5 Questions with our new Board Chair, Anne Chadwick
February 1, 2023
Anne Chadwick became our new Board Chair last summer. Point Blue has a very engaged and talented Board and Anne exemplifies those qualities. She is an author, illustrator, and photographer and is bringing her creative talent to our leadership team. She is past president of the Truckee Donner Land Trust; former International Trade Policy Advisor to the California Secretary of Food and Agriculture; and served on the Advisory Committee on Small Business and Agriculture for the Federal Reserve Bank’s 12th District. As owner of a 140-acre ranch in California’s Sierra Valley, Anne negotiated a conservation easement with the Feather River Land Trust to extinguish development rights in perpetuity. In 2014, her ranch pioneered the “Learning Landscapes” program, which brings school children outdoors to study wildlife, farming, riparian habitat, stream biology, bird migration, and more. She has traveled extensively and splits her time between Northern California and Vancouver, B.C. We sat down with Anne to learn more about her approach and commitment, so we could share with you.
Tell us about your personal commitment to conservation: where does it originate from and what drives it?
Since I was a kid, my family fostered a love of the outdoors and appreciation of nature. My mother, in particular, modeled philanthropy and a desire to leave things in better shape than we found them. This passion for conservation has grown over the years, and I’m pleased to be in a position to make a real difference.
How did your experience with the Tahoe Donner Land Trust shape your approach to environmental leadership?
At the land trust, we focused on how many acres we were protecting in the Sierra Nevada. We were great at providing recreation opportunities on the lands we managed, but we didn’t have a scientific focus on protecting habitat, biodiversity, and healthy ecosystems. Point Blue brought the expertise we needed to guide restoration efforts and inform conservation action. In fact, the first time I met Ryan Burnett, Point Blue’s Sierra Nevada Group Director, was when the land trust was struggling with alternatives to manage Van Norden Meadow. It’s a badly degraded meadow at Donner Summit, and a lot of people love it for Nordic skiing, hiking, birding, and kayaking. Ryan was part of a team that helped us understand the restoration options, based on science, while still keeping the meadow’s benefits for people who enjoy it through the seasons. That experience of facilitating a multi-partner collaboration using science to drive a multi-benefit outcome called to me. It’s an approach I’m proud to be co-leading now with all of the staff, apprentices, volunteers, fellow board members, and management team at Point Blue.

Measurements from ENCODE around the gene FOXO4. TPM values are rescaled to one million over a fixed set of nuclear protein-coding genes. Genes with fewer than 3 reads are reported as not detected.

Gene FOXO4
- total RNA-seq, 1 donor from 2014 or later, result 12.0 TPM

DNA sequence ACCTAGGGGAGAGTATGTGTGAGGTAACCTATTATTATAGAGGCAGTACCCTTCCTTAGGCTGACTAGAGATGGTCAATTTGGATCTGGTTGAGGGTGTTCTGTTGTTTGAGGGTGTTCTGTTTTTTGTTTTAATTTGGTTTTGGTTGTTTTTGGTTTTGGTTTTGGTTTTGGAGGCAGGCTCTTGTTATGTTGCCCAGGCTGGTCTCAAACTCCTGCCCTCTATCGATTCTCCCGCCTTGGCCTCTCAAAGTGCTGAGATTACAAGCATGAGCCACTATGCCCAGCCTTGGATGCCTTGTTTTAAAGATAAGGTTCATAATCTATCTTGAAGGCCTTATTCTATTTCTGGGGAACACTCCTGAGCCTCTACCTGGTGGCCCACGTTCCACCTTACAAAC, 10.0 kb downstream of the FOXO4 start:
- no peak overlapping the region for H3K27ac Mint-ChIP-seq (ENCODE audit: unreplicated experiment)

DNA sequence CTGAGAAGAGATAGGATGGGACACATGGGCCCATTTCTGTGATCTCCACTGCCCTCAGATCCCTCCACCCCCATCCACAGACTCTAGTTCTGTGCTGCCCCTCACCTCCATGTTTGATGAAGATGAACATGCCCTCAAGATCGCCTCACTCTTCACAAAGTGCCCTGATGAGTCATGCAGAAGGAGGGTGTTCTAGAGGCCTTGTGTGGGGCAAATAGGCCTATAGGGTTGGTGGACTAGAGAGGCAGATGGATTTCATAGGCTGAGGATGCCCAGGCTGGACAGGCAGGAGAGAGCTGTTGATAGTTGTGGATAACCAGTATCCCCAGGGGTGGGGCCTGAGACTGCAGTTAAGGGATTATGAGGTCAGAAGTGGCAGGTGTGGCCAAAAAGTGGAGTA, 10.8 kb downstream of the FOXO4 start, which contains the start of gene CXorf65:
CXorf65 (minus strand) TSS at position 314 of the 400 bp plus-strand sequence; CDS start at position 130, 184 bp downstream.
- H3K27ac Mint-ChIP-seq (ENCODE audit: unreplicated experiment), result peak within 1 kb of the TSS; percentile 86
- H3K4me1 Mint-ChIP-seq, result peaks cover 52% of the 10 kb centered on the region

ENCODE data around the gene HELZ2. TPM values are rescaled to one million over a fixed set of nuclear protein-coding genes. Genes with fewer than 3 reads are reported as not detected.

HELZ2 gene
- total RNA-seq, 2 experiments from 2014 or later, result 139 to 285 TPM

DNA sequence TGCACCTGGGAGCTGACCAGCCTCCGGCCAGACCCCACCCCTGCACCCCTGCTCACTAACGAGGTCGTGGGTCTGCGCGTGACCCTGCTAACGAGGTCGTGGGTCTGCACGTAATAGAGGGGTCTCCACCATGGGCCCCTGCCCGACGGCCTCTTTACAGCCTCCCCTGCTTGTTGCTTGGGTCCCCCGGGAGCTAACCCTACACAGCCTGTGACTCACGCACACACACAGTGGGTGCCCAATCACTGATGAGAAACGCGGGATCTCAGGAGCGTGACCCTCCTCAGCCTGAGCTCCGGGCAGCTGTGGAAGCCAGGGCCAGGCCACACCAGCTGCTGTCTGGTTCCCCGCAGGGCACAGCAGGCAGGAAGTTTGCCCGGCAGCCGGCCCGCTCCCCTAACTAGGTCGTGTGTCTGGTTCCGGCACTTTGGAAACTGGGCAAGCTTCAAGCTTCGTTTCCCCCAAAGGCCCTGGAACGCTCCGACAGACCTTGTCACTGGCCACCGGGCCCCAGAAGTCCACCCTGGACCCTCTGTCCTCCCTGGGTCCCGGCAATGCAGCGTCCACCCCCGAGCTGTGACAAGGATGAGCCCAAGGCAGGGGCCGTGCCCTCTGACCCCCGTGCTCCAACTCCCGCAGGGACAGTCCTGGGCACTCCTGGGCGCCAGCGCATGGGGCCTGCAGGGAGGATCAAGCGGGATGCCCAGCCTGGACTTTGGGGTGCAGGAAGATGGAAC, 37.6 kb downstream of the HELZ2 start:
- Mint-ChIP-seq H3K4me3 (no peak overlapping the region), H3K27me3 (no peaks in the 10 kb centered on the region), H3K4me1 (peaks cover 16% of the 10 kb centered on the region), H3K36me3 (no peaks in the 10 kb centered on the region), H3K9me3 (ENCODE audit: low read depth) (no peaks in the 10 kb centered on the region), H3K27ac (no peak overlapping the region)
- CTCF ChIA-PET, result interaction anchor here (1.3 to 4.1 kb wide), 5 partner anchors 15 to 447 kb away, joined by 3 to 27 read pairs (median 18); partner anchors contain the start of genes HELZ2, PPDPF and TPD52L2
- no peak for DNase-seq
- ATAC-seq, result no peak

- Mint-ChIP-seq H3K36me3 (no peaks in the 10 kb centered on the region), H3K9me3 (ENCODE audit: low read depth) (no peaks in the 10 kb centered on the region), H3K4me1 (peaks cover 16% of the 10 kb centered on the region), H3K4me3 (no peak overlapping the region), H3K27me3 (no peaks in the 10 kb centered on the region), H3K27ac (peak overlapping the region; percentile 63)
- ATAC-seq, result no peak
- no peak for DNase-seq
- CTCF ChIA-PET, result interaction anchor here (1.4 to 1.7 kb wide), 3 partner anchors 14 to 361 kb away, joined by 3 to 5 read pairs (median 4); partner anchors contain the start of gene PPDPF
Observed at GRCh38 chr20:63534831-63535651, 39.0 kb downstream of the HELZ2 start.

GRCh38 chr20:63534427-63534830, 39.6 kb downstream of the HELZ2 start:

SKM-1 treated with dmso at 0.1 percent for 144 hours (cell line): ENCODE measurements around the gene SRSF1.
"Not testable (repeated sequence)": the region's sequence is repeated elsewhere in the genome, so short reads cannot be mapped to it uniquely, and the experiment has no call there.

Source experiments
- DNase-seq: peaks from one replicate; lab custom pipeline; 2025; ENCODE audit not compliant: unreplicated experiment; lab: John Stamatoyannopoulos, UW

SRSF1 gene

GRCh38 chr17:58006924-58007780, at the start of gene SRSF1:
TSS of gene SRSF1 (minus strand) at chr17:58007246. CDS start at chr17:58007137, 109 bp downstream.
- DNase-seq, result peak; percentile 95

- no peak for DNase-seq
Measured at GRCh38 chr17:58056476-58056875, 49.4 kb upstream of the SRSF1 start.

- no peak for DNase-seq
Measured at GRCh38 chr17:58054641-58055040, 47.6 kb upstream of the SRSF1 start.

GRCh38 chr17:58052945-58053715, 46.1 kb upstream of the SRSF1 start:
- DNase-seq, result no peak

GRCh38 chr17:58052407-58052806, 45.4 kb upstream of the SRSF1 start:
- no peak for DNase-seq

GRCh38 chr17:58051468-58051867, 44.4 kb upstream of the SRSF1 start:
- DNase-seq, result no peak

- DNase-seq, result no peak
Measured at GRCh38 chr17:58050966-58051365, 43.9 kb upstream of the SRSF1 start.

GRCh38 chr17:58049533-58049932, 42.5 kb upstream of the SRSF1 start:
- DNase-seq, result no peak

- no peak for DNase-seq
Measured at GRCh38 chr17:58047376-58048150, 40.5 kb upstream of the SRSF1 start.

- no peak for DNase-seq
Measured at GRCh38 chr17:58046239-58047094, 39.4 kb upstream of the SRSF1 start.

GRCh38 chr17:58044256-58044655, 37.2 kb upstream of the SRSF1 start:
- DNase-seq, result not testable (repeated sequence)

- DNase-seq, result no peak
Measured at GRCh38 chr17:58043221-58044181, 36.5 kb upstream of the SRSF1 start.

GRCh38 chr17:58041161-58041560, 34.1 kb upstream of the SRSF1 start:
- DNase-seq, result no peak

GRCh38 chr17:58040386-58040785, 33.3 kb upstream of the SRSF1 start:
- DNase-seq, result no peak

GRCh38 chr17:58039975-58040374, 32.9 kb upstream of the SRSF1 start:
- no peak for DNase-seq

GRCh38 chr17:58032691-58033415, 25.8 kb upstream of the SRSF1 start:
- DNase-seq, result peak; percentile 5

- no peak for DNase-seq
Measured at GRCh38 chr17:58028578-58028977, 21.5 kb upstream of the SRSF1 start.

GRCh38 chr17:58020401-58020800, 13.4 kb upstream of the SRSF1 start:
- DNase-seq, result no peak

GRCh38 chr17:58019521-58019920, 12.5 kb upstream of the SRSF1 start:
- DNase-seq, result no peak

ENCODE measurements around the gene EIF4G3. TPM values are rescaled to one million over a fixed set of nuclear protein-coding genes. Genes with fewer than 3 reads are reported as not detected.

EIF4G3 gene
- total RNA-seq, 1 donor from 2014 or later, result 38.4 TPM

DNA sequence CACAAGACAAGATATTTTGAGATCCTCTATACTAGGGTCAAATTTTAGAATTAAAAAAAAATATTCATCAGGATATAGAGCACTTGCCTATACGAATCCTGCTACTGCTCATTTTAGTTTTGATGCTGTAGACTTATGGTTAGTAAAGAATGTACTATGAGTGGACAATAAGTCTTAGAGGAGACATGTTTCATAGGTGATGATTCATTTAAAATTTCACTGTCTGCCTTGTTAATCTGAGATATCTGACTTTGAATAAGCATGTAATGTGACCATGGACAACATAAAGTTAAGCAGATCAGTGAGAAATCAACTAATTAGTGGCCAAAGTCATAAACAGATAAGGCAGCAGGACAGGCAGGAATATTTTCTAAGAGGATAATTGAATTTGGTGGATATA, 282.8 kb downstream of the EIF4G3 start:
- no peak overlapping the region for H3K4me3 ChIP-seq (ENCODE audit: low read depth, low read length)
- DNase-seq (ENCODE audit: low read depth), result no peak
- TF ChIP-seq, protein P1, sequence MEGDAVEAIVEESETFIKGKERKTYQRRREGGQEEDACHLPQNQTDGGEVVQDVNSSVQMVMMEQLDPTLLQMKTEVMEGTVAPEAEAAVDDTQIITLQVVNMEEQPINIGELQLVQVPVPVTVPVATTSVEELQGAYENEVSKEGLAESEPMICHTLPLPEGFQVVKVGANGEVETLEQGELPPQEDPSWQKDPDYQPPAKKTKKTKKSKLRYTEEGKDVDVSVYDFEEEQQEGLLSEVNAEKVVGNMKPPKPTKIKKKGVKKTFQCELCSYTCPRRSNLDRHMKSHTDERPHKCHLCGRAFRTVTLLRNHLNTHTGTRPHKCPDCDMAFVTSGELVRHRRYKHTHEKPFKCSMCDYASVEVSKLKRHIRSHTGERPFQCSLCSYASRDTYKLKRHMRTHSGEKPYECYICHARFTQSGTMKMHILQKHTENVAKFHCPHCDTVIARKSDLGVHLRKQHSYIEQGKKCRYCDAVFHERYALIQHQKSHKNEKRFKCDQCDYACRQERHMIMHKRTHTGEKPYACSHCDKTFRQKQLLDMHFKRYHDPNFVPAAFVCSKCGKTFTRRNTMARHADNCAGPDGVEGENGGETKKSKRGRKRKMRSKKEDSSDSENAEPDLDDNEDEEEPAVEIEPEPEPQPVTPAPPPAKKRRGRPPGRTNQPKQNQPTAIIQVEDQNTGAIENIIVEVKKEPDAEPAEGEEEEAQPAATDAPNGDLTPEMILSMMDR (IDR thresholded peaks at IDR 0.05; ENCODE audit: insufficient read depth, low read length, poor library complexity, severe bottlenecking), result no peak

You seem to have a connection with ecosystems in the Sierra Nevada, and with Point Blue you’ve been involved in meadow restoration. What draws you to the Sierra and meadow restoration, in particular?
I lived at Donner Summit full-time for 10 years and was a conservation buyer of a small ranch near Loyalton in the Sierra Valley. My first-hand experience in both of these areas taught me about the importance of healthy mountain meadows in our ecosystem – from biodiversity and carbon sequestration to improving water quality and quantity for downstream users. Point Blue leads the vital Sierra Meadows Partnership to restore degraded meadows, and now we’ve added school engagement through STRAW (Students and Teachers Restoring A Watershed). We’ve also engaged a world-wide nature journaling community in communicating the benefits of healthy mountain meadows. As the board chair, this makes me so happy because part of my heart will always be in the Sierra where I spent so many years. I was fortunate to become part of a wonderful community, and I fell in love with the region’s wildlife, habitat, and stunning beauty.
You are an accomplished and talented writer and artist. How would you describe the relationship between art, science, and conservation impact?
I see so many opportunities to expand our reach by collaborating with artists of all kinds – visual, literary, musical, and more – to convey understanding and appreciation of the natural world. If people fall in love with their surroundings, they’ll want to conserve them. Engagement of all our senses helps us connect to what’s around us, explore our curiosity, and develop a compassionate approach to conservation.
How would you describe the Board’s role in increasing the pace and scale of climate-smart conservation and what unique leadership approaches or styles do you bring as its new leader?
We have a talented board with a wide range of skills and experience, and we bring strategic thinking to Point Blue’s long-term success. My style is to lead with respect, integrity, collaboration, and humility. Our work includes fiscal oversight, policy development, strategic planning, science advising, and expanding our diversity, equity, and inclusion work. We are here to support Point Blue’s exceptional leadership and staff, act as ambassadors, and expand the connections and resources of this great organization.